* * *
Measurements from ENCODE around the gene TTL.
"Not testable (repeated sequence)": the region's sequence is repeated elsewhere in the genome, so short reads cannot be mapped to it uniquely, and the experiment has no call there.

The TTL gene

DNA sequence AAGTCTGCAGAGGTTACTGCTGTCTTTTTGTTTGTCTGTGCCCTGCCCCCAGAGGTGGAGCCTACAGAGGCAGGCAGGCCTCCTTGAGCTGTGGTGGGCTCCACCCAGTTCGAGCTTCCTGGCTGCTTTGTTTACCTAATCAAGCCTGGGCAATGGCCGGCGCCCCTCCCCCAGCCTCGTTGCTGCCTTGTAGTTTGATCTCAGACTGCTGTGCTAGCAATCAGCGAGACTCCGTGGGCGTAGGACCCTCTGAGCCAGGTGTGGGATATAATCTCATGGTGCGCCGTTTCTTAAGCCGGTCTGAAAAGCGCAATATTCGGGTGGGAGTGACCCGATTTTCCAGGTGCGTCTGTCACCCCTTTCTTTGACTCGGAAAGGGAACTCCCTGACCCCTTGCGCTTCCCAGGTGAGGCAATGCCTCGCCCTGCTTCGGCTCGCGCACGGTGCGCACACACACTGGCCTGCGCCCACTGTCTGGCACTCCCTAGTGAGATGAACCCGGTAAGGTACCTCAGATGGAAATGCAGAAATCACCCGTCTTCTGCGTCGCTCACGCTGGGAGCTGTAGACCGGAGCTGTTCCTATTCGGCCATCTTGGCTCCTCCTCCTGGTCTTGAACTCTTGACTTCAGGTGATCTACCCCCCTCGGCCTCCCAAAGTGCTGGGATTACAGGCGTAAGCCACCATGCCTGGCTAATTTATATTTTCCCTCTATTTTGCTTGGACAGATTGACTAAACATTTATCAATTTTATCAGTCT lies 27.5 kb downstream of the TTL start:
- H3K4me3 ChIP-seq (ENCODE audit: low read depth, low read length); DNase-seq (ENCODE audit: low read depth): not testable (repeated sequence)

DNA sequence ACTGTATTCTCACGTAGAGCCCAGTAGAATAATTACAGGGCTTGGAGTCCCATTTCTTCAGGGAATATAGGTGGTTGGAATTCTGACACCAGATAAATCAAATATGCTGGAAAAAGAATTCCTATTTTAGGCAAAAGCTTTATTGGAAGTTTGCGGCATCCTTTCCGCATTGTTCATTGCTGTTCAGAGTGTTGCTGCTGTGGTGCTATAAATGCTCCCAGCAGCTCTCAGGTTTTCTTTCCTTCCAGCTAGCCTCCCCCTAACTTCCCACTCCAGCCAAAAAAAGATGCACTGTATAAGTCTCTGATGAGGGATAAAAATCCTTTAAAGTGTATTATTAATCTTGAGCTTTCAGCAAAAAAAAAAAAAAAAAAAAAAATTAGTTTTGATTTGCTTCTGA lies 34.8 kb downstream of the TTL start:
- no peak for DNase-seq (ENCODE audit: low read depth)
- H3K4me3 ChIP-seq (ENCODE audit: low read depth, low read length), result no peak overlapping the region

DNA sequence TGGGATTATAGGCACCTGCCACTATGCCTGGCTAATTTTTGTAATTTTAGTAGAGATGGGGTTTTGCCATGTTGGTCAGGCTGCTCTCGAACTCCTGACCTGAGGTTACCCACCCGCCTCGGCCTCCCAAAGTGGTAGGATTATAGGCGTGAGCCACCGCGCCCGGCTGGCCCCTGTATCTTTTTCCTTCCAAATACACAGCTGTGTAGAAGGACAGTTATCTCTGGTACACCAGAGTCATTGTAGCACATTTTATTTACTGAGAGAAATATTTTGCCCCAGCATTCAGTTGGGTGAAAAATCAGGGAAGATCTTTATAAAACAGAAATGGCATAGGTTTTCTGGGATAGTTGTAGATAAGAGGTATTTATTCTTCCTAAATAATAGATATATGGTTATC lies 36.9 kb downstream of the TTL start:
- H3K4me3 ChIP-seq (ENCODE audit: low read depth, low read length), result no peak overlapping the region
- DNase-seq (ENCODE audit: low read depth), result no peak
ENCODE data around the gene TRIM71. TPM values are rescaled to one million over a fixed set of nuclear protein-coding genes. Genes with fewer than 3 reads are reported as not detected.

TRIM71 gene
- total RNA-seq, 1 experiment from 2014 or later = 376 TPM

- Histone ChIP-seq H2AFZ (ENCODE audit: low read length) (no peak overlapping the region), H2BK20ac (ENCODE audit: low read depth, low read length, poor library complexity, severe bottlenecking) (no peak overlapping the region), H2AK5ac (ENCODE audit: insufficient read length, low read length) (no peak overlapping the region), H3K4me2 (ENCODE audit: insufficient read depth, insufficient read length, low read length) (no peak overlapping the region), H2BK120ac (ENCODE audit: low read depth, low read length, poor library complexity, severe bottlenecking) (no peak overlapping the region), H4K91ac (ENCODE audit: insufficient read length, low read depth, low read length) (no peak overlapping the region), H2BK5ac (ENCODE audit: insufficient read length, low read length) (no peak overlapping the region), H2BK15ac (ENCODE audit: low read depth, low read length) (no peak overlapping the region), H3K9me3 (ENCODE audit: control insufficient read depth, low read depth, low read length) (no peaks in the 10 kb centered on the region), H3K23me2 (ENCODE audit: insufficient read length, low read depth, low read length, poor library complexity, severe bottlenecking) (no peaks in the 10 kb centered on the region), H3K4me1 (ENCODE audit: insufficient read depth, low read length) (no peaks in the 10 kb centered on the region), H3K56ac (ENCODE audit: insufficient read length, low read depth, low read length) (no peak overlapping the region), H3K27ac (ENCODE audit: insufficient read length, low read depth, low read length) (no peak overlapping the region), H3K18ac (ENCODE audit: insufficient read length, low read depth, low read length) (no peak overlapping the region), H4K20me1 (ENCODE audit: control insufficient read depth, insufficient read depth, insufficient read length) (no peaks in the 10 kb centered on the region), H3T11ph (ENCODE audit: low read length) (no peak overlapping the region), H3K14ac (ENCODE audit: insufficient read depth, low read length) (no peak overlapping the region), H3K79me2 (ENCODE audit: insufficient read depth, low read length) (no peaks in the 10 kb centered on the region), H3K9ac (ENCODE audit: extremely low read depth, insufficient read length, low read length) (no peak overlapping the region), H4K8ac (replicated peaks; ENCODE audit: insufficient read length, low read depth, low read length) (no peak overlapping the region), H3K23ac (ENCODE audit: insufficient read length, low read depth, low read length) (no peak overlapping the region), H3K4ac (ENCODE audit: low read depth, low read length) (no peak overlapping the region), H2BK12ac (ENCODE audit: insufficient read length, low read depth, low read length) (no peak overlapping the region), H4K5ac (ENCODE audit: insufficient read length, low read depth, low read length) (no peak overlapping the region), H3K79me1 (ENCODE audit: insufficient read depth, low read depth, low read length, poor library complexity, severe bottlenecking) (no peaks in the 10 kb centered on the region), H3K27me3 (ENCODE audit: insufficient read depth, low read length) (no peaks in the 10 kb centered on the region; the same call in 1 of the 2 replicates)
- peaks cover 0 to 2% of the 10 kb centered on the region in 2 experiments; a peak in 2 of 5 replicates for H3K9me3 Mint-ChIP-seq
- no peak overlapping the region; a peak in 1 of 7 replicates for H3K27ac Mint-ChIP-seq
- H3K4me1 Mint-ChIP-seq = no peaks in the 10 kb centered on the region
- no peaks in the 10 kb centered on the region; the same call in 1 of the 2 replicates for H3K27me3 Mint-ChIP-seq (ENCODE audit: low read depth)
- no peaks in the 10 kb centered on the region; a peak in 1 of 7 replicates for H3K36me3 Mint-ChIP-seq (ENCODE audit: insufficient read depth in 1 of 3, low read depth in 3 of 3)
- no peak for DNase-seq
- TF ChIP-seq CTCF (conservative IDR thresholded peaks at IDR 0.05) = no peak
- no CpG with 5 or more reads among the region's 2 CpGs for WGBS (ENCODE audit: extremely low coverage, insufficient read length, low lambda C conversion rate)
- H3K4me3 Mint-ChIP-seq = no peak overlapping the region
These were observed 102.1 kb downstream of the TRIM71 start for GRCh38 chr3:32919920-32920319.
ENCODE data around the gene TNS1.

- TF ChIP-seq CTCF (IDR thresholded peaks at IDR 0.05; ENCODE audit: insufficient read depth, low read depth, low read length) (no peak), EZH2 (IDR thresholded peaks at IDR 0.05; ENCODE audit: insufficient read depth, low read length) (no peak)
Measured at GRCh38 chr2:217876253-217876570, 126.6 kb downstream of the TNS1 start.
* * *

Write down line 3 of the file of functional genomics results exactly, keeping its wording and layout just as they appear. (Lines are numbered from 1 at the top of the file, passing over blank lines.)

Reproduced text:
The TTL gene